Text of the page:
Sant'Agata sul Santerno - Ravenna Intorno

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Sant'Agata sul Santerno


The history of Sant’Agata, one of the smallest towns of Ravenna plain, is closely related to the history of its river Santerno and to the strategic role played by this waterway in past centuries.


The most ancient information date back to the VIII century and they relate to S. Agatha, one of the seven parishes of magnum forestum, the low territory which extended to north of Faenza to the limit of swamps. It was perhaps a donation done by the Lombard Liutprando to the Bishop of Faenza.

Besides the rural parish, Sant’Agata had a Castle which was built thanks to Federico Barabarossa’s will, according to good authorities. Due to its strategic position nearby the river and at the crossing of roads connecting Ravenna, Ferrara and Bologna, the castle had been contended by Romagna and Ferrara lords and Papal States for a long time.

Of the original structure of the building only one of the two entrance donjons survived. Today, it is possible to admire its new city ‘function’ as Torre dell’orologio (bell tower). The ancient tower, called today Porta (gate), houses the original ‘bell of reason’ (1487) and, once you walk through it, it allows you to reach the square Piazza Garibaldi overlooked by two historically and architecturally important buildings.

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Frontally, it is possible to admire the neoclassical Chiesa Arcipretale. Inaugurated in 1881, it was built on the basement of a Renaissance church. The exterior wall of the current sacristy houses a fifteenth-century terracotta cornice: this is what remains of the façade of the previous church which was perhaps planned by Bramantino. Inside the church, it is also possible to admire interesting paintings of local artists like D. Tasselli of Lugo (XII century) and Orfeo Orfei of Massalombarda (XIX century).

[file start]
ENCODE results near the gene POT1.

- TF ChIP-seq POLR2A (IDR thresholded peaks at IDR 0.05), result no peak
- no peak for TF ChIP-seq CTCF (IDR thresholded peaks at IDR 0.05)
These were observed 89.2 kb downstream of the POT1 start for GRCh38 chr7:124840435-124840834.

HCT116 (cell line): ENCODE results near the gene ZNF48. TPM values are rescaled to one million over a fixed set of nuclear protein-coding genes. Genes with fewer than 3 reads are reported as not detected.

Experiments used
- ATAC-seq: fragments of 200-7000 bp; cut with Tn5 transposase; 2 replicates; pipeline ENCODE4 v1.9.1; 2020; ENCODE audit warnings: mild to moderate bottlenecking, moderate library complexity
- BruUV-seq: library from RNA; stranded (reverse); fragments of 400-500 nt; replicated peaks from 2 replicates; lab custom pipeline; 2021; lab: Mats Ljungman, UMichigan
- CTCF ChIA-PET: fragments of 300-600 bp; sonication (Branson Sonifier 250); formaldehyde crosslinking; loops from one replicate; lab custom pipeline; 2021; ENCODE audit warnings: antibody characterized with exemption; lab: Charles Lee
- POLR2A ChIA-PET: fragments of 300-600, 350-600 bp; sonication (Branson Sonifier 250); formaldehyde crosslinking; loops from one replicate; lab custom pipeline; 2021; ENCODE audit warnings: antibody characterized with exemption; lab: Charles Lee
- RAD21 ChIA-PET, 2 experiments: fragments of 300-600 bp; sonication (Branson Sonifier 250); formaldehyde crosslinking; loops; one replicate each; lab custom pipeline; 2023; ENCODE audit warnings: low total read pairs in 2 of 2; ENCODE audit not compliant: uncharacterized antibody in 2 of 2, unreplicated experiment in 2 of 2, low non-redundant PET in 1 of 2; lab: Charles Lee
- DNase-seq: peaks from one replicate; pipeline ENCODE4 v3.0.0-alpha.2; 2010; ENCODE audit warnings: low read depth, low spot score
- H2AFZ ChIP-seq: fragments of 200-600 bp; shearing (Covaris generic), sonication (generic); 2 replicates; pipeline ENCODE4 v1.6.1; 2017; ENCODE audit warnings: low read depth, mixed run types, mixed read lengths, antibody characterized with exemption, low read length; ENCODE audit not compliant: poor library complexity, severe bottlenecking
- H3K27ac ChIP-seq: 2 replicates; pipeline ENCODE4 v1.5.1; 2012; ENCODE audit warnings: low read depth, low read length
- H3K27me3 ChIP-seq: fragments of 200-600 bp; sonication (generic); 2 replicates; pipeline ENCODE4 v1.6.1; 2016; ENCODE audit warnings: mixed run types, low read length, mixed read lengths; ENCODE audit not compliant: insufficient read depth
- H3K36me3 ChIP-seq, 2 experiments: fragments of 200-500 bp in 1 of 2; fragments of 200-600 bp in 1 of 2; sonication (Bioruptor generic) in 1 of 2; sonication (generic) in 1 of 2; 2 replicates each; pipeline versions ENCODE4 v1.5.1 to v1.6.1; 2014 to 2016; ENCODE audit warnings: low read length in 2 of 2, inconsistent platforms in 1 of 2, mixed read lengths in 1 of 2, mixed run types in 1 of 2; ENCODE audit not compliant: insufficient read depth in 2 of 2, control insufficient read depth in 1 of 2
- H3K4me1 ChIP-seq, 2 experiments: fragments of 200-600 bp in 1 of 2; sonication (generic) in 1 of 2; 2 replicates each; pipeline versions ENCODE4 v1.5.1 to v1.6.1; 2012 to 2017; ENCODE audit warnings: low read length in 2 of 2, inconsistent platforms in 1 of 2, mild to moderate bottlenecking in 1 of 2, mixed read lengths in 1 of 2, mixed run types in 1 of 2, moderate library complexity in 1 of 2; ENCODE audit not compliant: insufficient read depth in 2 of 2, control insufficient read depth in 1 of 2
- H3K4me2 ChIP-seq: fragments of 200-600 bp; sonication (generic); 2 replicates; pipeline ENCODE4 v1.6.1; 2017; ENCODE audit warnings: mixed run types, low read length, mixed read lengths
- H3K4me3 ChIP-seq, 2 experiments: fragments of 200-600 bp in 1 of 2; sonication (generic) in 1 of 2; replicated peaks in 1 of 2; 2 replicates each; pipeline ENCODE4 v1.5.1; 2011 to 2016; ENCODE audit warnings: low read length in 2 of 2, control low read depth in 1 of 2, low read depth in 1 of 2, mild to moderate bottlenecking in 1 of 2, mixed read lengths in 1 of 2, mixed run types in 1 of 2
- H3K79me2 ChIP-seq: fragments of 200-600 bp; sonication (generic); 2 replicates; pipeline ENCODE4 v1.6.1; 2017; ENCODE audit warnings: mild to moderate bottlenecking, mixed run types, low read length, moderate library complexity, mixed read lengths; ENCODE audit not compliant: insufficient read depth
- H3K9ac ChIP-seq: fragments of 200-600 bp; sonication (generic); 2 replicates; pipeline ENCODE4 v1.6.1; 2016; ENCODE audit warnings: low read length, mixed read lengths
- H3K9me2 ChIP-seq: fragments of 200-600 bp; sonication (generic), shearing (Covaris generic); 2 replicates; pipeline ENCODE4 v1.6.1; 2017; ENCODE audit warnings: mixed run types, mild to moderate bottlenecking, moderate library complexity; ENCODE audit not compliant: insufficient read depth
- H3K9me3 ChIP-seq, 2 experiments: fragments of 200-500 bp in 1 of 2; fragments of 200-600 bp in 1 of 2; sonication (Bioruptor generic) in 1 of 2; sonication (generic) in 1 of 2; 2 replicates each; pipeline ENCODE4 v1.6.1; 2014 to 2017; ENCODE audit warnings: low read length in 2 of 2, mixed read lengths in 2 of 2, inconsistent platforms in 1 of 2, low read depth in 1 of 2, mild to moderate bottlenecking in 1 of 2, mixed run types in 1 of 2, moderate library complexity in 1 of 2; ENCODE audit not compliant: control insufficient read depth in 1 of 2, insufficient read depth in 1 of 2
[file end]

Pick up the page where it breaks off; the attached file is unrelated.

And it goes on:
On the left side of the Porta there is the Palazzo Comunale which still has its oblique walls (‘retaining walls’), an unmistakable medieval stamp. Experts suppose this building might be coeval with the Castle which was an integral part of it according to the nineteenth-century Napoleonic cadastre.

We also recommend the Palazzo dei Contadini, an early twentieth-century building which houses today the "a polyvalent cultural centre" and the Villa Patronale. This villa was built at the end of the last century on the basement of an eighteenth-century farmhouse which belonged to the Professor Gregorio Ricci Curbastro of Lugo, a mathematician of world renown.

In summer, the festival Estate in Piazza brightens up the delightful old town with events and local street markets on the last two Fridays of July and August.